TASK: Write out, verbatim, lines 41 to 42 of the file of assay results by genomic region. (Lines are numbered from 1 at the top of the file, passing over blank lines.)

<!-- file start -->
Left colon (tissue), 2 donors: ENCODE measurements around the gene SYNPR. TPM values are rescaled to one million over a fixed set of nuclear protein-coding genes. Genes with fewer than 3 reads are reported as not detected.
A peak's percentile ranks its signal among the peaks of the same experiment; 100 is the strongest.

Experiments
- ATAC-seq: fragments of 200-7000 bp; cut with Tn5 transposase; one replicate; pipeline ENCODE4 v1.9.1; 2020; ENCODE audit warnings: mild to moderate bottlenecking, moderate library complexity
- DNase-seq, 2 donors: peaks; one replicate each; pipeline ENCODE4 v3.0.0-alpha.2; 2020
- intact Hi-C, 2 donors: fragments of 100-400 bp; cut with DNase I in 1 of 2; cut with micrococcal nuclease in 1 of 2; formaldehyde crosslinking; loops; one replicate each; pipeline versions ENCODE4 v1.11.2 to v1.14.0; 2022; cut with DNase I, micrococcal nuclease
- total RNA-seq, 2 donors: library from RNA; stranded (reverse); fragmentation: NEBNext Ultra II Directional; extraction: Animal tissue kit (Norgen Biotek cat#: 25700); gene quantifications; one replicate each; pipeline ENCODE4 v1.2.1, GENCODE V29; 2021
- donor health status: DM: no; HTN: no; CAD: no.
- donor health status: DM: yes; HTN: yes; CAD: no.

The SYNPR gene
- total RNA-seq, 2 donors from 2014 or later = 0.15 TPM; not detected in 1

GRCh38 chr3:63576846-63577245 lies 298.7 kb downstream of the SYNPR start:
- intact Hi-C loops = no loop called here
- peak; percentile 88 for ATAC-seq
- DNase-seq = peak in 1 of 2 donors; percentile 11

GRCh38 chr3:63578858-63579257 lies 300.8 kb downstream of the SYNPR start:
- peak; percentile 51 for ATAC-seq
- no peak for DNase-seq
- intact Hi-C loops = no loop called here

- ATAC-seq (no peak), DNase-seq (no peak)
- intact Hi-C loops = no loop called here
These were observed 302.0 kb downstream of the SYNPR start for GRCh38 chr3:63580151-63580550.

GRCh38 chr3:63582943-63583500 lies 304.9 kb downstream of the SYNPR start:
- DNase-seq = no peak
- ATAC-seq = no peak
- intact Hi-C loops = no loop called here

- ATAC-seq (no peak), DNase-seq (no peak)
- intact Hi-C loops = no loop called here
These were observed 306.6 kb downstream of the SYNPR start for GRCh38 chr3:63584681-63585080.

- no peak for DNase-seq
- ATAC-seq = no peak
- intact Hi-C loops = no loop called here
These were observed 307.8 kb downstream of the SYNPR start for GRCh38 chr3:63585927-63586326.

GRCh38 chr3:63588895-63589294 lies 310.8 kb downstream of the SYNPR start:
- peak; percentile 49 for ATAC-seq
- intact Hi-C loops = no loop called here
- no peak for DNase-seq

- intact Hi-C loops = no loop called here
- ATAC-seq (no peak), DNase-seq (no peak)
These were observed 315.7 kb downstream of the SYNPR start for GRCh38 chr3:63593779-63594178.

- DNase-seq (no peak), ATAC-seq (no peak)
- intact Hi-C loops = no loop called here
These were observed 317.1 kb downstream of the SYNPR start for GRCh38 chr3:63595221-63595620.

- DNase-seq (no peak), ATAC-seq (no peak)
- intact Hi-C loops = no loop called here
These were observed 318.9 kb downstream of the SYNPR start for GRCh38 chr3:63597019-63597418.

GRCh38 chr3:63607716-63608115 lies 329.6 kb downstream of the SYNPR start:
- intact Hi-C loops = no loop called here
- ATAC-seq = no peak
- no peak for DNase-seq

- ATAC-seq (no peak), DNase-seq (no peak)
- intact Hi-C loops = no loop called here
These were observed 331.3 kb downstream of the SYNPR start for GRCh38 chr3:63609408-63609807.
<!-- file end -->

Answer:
- DNase-seq (no peak), ATAC-seq (no peak)
- intact Hi-C loops = no loop called here